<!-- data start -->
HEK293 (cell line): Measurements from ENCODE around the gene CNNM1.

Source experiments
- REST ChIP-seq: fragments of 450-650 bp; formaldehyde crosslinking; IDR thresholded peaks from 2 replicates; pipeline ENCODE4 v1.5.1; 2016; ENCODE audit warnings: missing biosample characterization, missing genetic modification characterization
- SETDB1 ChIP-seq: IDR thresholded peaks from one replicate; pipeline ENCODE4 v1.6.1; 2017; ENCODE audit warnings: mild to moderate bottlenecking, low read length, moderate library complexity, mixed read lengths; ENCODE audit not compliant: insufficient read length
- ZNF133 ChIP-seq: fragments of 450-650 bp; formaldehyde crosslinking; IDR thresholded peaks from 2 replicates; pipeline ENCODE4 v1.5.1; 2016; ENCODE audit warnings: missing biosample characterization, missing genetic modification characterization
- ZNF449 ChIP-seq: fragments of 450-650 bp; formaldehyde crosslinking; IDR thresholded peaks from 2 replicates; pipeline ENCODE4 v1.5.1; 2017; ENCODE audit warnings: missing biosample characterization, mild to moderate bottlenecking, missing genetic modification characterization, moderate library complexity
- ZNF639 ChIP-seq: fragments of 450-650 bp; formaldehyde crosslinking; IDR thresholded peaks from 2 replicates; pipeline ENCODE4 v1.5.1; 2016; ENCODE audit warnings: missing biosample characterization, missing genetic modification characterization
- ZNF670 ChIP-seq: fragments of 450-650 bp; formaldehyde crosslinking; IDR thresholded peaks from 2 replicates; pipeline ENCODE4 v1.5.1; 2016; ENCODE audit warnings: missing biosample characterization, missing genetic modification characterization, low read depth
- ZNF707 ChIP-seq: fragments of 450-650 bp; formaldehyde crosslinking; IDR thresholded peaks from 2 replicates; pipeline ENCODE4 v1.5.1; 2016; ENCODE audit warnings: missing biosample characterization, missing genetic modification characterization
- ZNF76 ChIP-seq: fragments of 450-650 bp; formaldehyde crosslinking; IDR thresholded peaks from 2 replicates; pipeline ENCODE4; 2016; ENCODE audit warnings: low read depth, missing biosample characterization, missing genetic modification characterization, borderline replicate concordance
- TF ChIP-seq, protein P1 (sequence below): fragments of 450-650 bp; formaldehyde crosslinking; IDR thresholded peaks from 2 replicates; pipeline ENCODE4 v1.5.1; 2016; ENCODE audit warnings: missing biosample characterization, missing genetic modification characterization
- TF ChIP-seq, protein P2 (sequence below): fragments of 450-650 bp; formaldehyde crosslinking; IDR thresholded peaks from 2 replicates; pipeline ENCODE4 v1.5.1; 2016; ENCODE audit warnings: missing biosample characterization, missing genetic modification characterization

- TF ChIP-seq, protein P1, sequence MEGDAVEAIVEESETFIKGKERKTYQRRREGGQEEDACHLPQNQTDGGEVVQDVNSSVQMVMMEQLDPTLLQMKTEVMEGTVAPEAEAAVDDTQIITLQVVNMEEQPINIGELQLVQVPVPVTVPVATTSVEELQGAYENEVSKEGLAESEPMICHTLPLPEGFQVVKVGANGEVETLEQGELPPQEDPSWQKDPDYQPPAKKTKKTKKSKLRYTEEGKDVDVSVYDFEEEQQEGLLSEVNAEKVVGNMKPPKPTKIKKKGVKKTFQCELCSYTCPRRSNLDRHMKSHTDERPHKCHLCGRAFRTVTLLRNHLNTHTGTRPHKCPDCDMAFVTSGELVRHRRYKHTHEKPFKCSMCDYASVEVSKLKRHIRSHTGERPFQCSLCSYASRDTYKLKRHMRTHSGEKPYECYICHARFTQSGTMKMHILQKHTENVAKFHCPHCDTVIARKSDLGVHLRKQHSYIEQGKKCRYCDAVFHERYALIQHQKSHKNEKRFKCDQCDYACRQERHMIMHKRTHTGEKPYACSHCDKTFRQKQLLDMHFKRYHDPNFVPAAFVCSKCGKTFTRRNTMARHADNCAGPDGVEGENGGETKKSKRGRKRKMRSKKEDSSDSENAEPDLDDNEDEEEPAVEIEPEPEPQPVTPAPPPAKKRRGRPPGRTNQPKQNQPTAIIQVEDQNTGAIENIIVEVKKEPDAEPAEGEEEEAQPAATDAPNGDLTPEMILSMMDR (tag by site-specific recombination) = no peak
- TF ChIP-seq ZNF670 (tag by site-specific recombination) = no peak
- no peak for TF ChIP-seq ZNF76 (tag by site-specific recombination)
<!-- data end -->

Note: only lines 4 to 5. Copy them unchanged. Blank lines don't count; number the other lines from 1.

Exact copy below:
- SETDB1 ChIP-seq: IDR thresholded peaks from one replicate; pipeline ENCODE4 v1.6.1; 2017; ENCODE audit warnings: mild to moderate bottlenecking, low read length, moderate library complexity, mixed read lengths; ENCODE audit not compliant: insufficient read length
- ZNF133 ChIP-seq: fragments of 450-650 bp; formaldehyde crosslinking; IDR thresholded peaks from 2 replicates; pipeline ENCODE4 v1.5.1; 2016; ENCODE audit warnings: missing biosample characterization, missing genetic modification characterization